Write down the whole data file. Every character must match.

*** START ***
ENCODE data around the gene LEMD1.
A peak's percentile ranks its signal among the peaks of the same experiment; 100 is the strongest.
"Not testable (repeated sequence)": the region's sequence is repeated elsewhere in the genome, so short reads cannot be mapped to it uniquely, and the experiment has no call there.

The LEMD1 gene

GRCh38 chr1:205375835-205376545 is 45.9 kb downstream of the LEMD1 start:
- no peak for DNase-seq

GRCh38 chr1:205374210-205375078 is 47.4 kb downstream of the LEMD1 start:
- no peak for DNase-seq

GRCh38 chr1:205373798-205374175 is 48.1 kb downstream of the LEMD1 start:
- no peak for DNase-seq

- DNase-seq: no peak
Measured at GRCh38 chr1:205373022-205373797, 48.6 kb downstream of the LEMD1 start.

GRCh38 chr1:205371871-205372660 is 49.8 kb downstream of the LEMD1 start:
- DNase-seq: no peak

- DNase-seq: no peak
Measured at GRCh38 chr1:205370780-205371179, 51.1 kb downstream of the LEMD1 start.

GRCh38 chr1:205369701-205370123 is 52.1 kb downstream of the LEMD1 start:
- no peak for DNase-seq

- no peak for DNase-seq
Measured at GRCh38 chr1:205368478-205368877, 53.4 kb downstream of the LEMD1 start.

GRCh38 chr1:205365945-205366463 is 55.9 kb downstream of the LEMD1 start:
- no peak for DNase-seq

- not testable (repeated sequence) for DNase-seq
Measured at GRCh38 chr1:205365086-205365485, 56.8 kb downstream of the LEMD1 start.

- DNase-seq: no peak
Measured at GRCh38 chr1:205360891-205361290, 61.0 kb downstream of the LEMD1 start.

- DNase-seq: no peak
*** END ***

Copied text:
ENCODE data around the gene LEMD1.
A peak's percentile ranks its signal among the peaks of the same experiment; 100 is the strongest.
"Not testable (repeated sequence)": the region's sequence is repeated elsewhere in the genome, so short reads cannot be mapped to it uniquely, and the experiment has no call there.

The LEMD1 gene

GRCh38 chr1:205375835-205376545 is 45.9 kb downstream of the LEMD1 start:
- no peak for DNase-seq

GRCh38 chr1:205374210-205375078 is 47.4 kb downstream of the LEMD1 start:
- no peak for DNase-seq

GRCh38 chr1:205373798-205374175 is 48.1 kb downstream of the LEMD1 start:
- no peak for DNase-seq

- DNase-seq: no peak
Measured at GRCh38 chr1:205373022-205373797, 48.6 kb downstream of the LEMD1 start.

GRCh38 chr1:205371871-205372660 is 49.8 kb downstream of the LEMD1 start:
- DNase-seq: no peak

- DNase-seq: no peak
Measured at GRCh38 chr1:205370780-205371179, 51.1 kb downstream of the LEMD1 start.

GRCh38 chr1:205369701-205370123 is 52.1 kb downstream of the LEMD1 start:
- no peak for DNase-seq

- no peak for DNase-seq
Measured at GRCh38 chr1:205368478-205368877, 53.4 kb downstream of the LEMD1 start.

GRCh38 chr1:205365945-205366463 is 55.9 kb downstream of the LEMD1 start:
- no peak for DNase-seq

- not testable (repeated sequence) for DNase-seq
Measured at GRCh38 chr1:205365086-205365485, 56.8 kb downstream of the LEMD1 start.

- DNase-seq: no peak
Measured at GRCh38 chr1:205360891-205361290, 61.0 kb downstream of the LEMD1 start.

- DNase-seq: no peak